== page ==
It took me a LOOOOONG while (first announcement a year ago), but there it is : the long-awaited ADO.NET provider for Bamboo Object Prevalence engine is finally available, under an Open Source license of course, on GitHub :
Object prevalence is an old concept that has recently reborn with the NoSQL approaches. As the drawbacks of tabulated storage are more and more recognized, the NoSQL movement proposes new way to persist data in a format that is closer to the way it is used in memory. Sometimes, these solutions even store the data in memory, at least temporarily.
Object prevalence goes to the extreme of the concept, by establishing the in-memory object-oriented model as the persistence model. Thus, there is no ORM and no conversion whatsoever when using a prevalence engine. The persistence to disk, which is necessary to spare the data of a power failure for example, is done by the engine, in a way that is transparent to the programmer. The developer only manages commands and queries on the model, which makes object prevalence a good choice for CQRS architectures.
One of the limits of object prevalence (and generally-speaking NoSQL solutions) is that it forces to abandon the SQL legacy requests. Sometimes, this accounts for a fair amount of intelligence and can slow down, or even hinder, the migration to object prevalence, despite the huge advantages in performance as well as code-writing ease and robustness.
The goal of this project is to bridge the gap and allow for a progressive migration by providing an ADO.NET provider for Bamboo.Prevalence, which allows to access prevalent data by using legacy SQL, once a mapping is established between the data in memory and the names of the fields and tables in the SQL requests.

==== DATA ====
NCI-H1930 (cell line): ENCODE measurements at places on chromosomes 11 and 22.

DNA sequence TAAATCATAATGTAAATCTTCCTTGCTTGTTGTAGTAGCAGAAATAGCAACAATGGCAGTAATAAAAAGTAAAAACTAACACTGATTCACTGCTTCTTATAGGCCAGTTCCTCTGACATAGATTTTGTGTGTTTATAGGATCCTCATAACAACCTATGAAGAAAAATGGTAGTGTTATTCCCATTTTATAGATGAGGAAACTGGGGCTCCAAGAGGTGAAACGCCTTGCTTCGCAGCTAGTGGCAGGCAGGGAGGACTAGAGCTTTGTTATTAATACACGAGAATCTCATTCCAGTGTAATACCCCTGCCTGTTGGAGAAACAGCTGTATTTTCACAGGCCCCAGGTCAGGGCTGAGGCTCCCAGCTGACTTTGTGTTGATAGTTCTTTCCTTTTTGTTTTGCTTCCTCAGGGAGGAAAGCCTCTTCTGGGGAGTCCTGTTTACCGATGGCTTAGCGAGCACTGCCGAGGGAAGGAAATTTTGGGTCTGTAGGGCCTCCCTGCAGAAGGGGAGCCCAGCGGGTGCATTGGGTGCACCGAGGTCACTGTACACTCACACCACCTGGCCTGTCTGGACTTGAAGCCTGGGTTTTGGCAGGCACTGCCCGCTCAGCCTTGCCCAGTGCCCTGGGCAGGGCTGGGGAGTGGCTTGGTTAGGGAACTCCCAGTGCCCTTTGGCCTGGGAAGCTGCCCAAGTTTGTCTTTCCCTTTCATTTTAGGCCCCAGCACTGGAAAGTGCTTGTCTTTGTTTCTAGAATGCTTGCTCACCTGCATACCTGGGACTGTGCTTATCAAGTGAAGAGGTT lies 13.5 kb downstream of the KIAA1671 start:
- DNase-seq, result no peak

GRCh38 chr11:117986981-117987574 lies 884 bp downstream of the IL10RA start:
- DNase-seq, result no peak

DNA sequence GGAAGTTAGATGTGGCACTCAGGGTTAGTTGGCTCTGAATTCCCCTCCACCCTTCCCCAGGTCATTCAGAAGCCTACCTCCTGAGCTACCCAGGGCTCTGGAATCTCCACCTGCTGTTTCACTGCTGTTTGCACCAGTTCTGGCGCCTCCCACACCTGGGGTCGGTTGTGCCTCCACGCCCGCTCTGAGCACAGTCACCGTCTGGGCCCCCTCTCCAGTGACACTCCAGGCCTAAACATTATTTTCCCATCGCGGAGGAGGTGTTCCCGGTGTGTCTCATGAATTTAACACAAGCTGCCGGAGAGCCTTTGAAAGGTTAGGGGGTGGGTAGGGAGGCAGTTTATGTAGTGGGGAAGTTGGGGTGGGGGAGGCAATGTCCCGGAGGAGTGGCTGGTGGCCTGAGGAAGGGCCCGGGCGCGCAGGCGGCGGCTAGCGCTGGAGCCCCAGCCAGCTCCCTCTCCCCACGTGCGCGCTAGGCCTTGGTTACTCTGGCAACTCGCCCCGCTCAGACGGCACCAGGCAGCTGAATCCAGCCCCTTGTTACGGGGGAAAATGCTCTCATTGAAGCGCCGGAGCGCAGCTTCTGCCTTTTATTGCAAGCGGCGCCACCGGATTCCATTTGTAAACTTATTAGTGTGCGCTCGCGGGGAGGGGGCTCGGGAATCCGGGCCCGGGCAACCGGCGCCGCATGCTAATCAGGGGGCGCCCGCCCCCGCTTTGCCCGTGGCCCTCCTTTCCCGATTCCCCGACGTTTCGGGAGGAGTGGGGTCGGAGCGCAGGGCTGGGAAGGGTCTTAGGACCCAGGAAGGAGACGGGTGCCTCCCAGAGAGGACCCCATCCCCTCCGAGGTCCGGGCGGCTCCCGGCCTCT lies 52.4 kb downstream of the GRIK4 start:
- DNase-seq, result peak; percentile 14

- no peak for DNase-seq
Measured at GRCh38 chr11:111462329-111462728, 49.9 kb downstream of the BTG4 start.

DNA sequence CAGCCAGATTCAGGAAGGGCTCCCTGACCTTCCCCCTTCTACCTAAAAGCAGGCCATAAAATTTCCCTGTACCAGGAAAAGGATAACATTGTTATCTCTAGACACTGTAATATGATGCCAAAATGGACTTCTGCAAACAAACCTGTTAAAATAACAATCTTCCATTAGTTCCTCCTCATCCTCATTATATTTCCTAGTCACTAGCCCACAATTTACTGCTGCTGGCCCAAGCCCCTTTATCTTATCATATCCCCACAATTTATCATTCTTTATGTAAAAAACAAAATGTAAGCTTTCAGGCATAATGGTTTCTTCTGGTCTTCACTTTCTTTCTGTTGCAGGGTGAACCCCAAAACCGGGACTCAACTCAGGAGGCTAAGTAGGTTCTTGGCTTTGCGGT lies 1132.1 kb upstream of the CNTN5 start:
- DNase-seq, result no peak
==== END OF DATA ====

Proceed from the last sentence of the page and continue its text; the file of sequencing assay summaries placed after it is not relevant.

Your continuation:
The way it works is simple and complicated at the same time. In theory, one only has to decompose the SQL, and then construct a Linq syntax to execute the corresponding request against the objects managed by the prevalence engine. In practice, though… this means dynamically constructing a lambda expression. And this… is much more complicated. Let’s see what we have here :
- one level of indirection between SQL and the model
- another between SQL and the composed request tree
- another one between the tree and the Linq request
- a fourth one between Where or Having and the lambda expression
- a fifth between compiled lambda and its memory representation
- a final one between the memory representation and the .NET Expressions API
This complexité has worn out two interns before finding the right one, namely Damien Gaillard, who did an excellent job implementing this architecture. The code has only been modified a little to be published on GitHub (English version, comments rewriting, different classes structure), and some parts are missing like Group By, Having, etc. I will add them later on, the essential being that the principles of the provider are exposed to anybody’s comments. Even if you do not understand the principle of an ADO.NET provider for Bamboo, please do not hesitate in casting an eye to the code. All constructive comments are welcome !
I hope this little project will help Object Prevalence adoption, by easing migration from heavy SQL legacy application, and that it will also give some people good ideas about dynamic programming. About this particular point, by the way, a next version based on Roslyn is bound to happen some day, but I dare not announce a date, since it already took me a year to publish this first version